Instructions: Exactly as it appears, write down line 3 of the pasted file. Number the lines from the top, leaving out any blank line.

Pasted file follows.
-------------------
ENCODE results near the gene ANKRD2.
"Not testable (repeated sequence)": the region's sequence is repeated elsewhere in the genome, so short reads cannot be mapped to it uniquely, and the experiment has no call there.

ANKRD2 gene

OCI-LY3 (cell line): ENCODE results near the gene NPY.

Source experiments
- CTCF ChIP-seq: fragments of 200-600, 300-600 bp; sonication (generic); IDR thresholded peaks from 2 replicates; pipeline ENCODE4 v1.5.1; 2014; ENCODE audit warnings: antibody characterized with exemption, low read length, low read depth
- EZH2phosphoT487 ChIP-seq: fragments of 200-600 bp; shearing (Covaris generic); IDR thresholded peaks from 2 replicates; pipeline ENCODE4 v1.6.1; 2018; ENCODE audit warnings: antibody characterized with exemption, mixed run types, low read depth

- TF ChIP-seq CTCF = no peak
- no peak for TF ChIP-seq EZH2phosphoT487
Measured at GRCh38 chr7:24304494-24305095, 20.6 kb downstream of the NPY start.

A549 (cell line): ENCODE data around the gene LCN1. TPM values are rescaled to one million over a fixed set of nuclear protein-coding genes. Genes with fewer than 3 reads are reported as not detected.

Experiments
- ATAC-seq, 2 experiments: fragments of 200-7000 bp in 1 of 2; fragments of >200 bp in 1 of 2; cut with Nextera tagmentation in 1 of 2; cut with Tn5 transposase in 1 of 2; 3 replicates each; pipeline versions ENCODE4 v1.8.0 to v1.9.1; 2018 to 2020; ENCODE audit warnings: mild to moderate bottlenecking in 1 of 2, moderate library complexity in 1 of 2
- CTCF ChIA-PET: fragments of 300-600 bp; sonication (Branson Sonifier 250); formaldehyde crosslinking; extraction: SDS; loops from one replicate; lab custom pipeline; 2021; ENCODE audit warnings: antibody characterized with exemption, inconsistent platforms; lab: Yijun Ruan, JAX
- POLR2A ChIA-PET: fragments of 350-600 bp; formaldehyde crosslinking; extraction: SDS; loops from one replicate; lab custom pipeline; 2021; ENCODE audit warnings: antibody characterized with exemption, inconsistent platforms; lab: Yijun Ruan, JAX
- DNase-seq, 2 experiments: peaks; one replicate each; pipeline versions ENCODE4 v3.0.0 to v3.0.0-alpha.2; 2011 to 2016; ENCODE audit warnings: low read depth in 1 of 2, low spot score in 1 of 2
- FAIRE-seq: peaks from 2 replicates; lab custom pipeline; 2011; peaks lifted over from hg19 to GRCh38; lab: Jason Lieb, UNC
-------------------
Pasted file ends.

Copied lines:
ANKRD2 gene